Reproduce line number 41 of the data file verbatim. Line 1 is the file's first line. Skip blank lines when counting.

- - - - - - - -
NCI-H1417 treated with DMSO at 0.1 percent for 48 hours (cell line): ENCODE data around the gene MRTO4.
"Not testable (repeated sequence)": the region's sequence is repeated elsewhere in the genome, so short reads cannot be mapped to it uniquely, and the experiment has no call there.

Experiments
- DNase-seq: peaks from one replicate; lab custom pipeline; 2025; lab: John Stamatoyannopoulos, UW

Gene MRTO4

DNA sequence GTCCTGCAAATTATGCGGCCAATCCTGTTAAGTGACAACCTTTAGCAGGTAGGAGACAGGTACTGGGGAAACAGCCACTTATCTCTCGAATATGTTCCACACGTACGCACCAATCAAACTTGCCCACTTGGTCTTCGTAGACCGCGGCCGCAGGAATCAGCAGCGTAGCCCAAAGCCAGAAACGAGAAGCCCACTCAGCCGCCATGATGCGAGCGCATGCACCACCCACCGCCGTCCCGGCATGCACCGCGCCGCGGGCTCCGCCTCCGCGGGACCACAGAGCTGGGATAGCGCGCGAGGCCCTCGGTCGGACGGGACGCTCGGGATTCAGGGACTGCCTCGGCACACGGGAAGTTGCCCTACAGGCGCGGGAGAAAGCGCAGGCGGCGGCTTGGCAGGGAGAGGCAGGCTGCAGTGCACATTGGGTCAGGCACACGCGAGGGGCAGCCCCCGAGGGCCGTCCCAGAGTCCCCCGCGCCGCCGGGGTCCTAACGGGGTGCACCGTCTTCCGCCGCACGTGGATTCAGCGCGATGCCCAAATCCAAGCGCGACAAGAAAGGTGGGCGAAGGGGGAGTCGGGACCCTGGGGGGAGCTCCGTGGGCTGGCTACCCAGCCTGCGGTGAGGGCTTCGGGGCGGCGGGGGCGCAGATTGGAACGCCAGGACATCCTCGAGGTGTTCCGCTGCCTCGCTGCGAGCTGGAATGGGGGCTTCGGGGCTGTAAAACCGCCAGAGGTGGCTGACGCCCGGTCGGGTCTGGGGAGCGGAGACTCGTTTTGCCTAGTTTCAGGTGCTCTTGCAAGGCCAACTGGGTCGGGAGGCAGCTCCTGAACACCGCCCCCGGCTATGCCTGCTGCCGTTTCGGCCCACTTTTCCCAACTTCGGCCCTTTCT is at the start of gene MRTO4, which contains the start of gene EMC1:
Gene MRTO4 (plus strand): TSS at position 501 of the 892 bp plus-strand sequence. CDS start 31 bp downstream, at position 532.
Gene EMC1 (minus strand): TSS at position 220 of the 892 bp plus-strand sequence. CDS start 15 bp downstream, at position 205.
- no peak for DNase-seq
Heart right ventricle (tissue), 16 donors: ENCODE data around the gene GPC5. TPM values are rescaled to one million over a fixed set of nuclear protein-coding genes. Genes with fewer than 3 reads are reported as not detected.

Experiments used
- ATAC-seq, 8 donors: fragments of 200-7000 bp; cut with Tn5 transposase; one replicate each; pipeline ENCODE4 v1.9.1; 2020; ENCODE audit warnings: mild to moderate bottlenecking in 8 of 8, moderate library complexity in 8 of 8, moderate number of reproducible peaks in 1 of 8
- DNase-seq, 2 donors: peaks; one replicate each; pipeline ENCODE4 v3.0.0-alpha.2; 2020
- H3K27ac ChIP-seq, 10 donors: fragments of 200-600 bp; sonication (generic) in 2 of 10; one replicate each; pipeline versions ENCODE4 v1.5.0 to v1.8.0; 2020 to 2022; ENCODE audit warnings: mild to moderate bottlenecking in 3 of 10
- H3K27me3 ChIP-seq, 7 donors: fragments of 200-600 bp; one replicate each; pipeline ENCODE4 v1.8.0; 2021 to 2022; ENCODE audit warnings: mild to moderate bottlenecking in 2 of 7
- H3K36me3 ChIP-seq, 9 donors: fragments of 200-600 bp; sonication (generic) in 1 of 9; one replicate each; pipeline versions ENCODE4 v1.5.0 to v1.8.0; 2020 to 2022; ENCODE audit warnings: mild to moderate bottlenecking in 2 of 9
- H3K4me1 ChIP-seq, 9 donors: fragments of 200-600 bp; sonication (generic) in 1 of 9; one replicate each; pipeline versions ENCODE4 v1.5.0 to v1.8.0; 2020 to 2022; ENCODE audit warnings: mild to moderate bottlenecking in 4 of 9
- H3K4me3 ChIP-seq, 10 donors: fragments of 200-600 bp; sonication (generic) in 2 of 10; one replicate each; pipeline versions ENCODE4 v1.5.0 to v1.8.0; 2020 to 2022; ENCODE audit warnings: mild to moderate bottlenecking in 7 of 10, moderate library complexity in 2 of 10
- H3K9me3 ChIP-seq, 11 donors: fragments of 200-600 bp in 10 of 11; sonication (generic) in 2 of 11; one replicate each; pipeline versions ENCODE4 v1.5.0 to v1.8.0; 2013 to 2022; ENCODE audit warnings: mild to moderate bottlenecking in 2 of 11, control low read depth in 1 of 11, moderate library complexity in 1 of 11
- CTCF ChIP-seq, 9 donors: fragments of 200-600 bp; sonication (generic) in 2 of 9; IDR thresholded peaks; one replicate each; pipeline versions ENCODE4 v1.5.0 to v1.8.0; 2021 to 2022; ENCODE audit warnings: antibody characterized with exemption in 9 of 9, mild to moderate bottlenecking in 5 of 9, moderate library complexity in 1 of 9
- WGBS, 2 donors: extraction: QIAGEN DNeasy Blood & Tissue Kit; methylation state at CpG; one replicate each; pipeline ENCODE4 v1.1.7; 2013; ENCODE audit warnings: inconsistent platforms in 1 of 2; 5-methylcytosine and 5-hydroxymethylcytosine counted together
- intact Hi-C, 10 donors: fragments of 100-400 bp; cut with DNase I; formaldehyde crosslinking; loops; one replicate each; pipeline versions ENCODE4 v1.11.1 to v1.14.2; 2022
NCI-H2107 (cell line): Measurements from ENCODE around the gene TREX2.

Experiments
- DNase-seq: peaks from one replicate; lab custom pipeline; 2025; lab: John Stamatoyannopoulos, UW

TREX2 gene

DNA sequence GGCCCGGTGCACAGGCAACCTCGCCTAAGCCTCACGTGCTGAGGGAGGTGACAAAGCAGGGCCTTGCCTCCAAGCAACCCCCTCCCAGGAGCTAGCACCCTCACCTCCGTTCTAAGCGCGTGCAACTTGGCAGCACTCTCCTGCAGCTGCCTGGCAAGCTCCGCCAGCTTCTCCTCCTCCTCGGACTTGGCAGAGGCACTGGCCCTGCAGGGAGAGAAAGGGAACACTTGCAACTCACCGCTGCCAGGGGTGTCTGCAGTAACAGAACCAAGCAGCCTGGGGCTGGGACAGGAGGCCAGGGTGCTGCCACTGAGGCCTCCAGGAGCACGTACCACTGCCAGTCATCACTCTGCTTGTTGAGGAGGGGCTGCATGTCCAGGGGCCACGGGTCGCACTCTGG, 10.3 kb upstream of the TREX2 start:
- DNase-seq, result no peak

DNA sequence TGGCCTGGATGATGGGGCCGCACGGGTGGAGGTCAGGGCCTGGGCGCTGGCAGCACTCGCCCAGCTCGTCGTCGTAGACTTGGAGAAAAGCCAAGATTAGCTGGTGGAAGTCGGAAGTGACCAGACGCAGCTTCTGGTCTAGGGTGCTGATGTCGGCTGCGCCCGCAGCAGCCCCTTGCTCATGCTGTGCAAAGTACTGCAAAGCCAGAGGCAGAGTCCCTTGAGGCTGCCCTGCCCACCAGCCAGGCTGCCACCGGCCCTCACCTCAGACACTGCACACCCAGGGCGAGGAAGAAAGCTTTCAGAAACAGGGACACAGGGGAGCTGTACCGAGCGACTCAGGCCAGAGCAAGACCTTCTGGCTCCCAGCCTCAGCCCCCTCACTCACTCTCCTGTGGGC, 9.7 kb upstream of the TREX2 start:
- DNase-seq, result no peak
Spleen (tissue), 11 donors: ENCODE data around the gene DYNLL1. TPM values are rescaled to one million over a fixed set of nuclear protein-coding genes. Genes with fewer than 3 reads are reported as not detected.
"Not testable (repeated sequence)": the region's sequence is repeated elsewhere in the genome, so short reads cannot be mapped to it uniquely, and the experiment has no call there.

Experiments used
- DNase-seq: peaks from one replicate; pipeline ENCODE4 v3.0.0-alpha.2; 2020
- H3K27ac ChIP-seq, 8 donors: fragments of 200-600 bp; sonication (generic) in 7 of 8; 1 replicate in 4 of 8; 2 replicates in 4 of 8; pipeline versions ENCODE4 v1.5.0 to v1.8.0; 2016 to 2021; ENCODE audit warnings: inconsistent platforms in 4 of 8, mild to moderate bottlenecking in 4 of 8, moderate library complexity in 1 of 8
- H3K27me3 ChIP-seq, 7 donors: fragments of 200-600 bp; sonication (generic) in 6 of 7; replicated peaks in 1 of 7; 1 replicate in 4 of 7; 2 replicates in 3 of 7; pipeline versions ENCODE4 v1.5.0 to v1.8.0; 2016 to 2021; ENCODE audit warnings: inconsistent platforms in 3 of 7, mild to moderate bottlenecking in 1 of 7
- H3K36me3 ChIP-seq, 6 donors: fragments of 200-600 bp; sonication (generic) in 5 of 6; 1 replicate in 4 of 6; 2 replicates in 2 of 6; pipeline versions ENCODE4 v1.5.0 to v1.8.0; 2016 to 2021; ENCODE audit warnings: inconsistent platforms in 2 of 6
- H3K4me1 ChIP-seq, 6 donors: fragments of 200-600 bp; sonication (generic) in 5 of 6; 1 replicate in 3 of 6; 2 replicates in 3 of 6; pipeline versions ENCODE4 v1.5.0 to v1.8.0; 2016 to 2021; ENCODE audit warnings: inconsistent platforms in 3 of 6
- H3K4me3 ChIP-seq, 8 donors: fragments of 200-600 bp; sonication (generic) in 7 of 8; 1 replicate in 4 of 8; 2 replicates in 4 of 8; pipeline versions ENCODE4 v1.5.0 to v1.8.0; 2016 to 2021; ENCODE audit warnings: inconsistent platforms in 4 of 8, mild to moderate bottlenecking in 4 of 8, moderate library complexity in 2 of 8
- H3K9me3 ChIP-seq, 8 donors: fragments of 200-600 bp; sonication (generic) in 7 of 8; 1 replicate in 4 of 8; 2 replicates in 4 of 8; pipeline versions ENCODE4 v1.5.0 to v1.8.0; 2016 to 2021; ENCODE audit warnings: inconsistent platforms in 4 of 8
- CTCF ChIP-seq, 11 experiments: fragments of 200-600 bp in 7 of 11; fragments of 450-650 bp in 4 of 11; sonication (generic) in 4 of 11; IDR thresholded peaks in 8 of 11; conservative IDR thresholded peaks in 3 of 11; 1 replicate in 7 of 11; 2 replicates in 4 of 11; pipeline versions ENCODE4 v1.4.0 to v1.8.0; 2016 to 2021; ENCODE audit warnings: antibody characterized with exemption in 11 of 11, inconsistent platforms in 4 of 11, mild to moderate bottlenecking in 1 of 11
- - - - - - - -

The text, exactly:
- CTCF ChIP-seq, 11 experiments: fragments of 200-600 bp in 7 of 11; fragments of 450-650 bp in 4 of 11; sonication (generic) in 4 of 11; IDR thresholded peaks in 8 of 11; conservative IDR thresholded peaks in 3 of 11; 1 replicate in 7 of 11; 2 replicates in 4 of 11; pipeline versions ENCODE4 v1.4.0 to v1.8.0; 2016 to 2021; ENCODE audit warnings: antibody characterized with exemption in 11 of 11, inconsistent platforms in 4 of 11, mild to moderate bottlenecking in 1 of 11